Drug repurposing was the most sought-after strategy to tackle the COVID-19 pandemic by identifying existing drugs as effective antivirals. One such drug was indomethacin (INM), which was discovered as a potential antiviral drug candidate using a network-based deep-learning methodology and omics-based analysis. INM is a non-steroid anti-inflammatory drug with analgesic and antipyretic properties and is known to inhibit PGES-2 (prostaglandin E synthase type-2), an enzyme known to be involved in eicosanoid biosynthesis 
. It was shown that INM inhibits the SARS-CoV-2 replication cycle by activating the protein kinase R pathway, inhibiting protein synthesis in virus-infected cells. INM inhibits the host enzyme PGES-2, which interacts with non-structural protein (NSP7), an essential component of the viral primase complex along with NSP8. The complex is a part of the viral RNA polymerase machinery and is conserved in many variants of CoVs 
. Hence, targeted protein degradation of PGES-2 by PROTACs may act as a universal anti-CoV drug.
INM-based PROTACs were synthesized by the conjugation of INM with the VHL E3 ligase ligand through an aliphatic or polyethylene glycol linker 
. Since INM-based PROTACs target the host protein (PGES-2), their efficacy as antiviral therapeutics is eminent in overcoming drug resistance issues, usually due to the resurgence of variations in the genome of viral proteins. PROTACs based on INM have been developed as an effective antiviral therapy that inhibits not only the enzymatic activity of the proteins but also their scaffolding activity, downregulating the subsequent cascade of reactions that could otherwise revive viral synthesis despite inhibiting the viral proteins required for replication (Figure 3
Figure 3. Overview of the PROTAC-based vaccine design. The ubiquitinated viral protein (M1-PTD) of PROTAC viruses is targeted and degraded by the proteasome in host cells, attenuating their reproduction and causing a deficit in protein synthesis. The influenza nucleoprotein (NP), which is not fused to PTD, is not degraded. In the production cell line, cells are designed to produce the TEV protease (TEVp), which cleaves the PTD, and the PROTAC viruses proliferate well for vaccine production. M1, matrix protein; Ub, ubiquitin; PTD, proteasome-targeting domain.
Similarly, it is well established that cyclin-dependent kinases (CDKs) play an important role in the life cycles of not only DNA and RNA viruses 
. Consistently, the inhibitors of CDK1, CDK2, CDK3, CDK4/6, CDK5, CDK7, and CDK9 show potent antiviral activities against a variety of viruses, including HSV, HIV, Human cytomegalovirus (HCMV), and SARS-CoV-2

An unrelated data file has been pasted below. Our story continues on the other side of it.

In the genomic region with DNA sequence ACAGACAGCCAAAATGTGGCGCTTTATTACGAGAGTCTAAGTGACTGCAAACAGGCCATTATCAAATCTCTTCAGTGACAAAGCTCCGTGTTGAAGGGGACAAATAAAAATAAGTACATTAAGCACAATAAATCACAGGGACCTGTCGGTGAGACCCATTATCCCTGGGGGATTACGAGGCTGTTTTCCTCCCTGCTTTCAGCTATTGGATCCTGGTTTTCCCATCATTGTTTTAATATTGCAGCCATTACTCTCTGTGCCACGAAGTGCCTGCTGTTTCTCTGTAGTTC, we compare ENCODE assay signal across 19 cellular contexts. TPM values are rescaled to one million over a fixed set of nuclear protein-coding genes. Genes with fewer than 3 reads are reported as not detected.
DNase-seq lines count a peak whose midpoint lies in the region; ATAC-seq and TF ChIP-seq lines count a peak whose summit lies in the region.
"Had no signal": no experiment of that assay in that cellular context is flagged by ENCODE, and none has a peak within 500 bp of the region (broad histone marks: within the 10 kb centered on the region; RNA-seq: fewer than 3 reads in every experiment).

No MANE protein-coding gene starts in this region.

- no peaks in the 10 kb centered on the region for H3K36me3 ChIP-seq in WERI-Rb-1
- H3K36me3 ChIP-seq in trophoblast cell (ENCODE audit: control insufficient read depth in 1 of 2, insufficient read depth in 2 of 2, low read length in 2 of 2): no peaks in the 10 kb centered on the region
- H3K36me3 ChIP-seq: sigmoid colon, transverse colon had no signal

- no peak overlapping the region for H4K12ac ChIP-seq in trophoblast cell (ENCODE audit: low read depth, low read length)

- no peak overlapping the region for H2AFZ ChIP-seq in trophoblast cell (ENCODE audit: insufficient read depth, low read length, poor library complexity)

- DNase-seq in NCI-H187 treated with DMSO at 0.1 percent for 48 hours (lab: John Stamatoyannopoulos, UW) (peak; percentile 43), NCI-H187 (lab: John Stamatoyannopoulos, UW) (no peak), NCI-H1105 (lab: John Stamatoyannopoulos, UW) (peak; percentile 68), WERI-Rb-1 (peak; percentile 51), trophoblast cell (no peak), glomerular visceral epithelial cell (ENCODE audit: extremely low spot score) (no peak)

. These findings prompted Hahn et al. to develop THAL-SNS032, a commercially available CDK9-directed PROTAC (Figure 3
). This PROTAC is produced by coupling the E3-recruiting unit thalidomide to the CDK inhibitor SNS032. THAL-SNS032 mostly binds and hence causes degradation of CDK9, but also CDKs 1, 2, and 7 
. In addition, THAL-SNS032 also targets the HCMV-encoded ortholog of CDKs, pUL97, which play important roles in viral replication. HCMV is a significant opportunistic human pathogen widespread worldwide, with seroprevalence ranging from 40% to 95% in the adult population. It was discovered that THAL-SNS032 was sensitive to the HCMV virus, whereas other viruses exhibited insensitive behavior.
Even though a vast majority of approved antiviral drugs target viral proteins, they tend to pose the risk of the emergence of drug-resistant viral strains, limiting the scope of developing efficient pan-viral therapies. This is because some antiviral therapies may tend to work against a particular strain but will not work against another strain with the same target sites due to the introduction of mutations. To counter these, host-directed therapies are currently being explored. Viruses rely heavily on the host machinery to ensure their replication, and targeting these key host targets will assist in hindering the replication cycle of viruses. Additionally, these host targets can be utilized to develop broad-spectrum antiviral medicines because they have a very limited mutation potential in contrast to rapidly evolving viral genomes. Introducing PROTAC technology in the targeted degradation of host proteins will significantly enhance the specificity of the antiviral strategies. Hence, many new host targets can be explored for PROTACs, including the host receptor, CCR5 (chemokine receptor type 5) in the case of HIV type 1, and tight junction proteins like Claudin1 in the case of HCV.